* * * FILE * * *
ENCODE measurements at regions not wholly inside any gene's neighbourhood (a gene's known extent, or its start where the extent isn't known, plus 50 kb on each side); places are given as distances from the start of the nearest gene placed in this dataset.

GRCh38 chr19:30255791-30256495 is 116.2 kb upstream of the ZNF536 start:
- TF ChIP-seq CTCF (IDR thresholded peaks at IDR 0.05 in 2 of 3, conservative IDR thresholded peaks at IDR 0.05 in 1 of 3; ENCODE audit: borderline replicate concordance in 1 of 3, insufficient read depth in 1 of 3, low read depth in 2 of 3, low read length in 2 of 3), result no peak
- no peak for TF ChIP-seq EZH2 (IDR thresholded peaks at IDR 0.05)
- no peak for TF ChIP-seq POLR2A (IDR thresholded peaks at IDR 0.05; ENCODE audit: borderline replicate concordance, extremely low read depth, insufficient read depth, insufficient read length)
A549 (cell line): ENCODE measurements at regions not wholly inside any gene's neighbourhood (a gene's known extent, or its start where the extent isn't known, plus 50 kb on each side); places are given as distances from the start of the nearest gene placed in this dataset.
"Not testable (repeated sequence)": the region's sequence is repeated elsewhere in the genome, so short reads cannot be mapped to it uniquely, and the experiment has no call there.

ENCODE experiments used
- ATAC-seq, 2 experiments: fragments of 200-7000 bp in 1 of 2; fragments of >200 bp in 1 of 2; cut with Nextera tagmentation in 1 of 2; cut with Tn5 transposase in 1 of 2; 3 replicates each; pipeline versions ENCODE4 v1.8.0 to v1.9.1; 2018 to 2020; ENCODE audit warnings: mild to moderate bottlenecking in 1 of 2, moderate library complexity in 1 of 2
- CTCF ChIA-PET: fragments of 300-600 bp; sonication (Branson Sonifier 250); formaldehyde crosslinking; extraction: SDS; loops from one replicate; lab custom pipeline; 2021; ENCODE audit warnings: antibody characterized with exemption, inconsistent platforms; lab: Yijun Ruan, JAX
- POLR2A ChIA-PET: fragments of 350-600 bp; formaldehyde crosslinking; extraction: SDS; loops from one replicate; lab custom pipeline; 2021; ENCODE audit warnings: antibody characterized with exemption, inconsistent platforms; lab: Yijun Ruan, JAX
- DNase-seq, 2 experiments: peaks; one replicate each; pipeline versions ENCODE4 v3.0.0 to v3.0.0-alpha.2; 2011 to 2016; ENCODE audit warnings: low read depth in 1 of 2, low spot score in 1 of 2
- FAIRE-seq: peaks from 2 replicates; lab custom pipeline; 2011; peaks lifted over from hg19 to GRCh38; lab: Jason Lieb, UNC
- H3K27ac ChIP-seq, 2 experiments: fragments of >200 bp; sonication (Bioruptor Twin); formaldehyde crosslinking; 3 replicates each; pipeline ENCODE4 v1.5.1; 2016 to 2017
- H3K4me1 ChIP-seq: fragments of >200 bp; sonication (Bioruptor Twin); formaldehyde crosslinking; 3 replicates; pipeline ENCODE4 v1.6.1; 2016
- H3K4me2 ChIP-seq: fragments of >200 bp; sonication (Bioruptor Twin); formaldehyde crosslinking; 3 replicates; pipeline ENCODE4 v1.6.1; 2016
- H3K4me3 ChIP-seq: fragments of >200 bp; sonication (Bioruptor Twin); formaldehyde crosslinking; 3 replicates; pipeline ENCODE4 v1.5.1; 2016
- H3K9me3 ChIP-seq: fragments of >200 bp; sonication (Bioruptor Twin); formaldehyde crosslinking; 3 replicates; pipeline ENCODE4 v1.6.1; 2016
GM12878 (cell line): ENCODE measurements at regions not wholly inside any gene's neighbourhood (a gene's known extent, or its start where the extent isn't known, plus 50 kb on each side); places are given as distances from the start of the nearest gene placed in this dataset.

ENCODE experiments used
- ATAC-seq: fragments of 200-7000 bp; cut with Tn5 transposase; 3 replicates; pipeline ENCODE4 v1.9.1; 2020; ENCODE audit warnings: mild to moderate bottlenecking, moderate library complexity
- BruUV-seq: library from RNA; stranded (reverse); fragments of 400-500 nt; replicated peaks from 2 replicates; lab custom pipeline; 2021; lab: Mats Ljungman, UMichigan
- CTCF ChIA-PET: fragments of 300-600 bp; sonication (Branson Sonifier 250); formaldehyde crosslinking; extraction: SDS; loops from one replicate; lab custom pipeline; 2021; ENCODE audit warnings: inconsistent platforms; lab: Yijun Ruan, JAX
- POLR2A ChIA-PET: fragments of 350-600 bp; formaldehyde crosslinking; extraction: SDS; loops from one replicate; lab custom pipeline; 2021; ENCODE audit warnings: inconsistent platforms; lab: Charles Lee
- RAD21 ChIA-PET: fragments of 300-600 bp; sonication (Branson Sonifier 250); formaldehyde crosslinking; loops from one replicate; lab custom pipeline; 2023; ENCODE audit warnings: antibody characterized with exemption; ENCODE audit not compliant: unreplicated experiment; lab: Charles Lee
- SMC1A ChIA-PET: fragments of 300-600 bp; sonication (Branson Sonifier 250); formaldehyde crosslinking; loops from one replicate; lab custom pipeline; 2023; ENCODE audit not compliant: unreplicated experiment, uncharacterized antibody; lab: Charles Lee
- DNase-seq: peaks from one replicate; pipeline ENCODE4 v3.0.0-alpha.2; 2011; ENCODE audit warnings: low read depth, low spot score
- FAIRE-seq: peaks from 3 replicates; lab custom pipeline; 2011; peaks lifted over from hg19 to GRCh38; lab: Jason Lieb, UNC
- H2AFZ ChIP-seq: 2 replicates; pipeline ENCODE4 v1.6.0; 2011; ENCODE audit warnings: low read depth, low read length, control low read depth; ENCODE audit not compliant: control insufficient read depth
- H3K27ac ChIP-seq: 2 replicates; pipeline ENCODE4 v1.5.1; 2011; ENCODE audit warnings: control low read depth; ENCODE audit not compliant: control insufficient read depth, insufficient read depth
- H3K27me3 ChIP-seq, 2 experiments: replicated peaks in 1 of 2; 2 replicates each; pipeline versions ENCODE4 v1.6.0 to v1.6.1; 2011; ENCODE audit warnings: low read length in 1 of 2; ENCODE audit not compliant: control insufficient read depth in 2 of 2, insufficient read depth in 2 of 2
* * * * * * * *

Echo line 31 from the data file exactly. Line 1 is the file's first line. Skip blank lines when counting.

- H3K27me3 ChIP-seq, 2 experiments: replicated peaks in 1 of 2; 2 replicates each; pipeline versions ENCODE4 v1.6.0 to v1.6.1; 2011; ENCODE audit warnings: low read length in 1 of 2; ENCODE audit not compliant: control insufficient read depth in 2 of 2, insufficient read depth in 2 of 2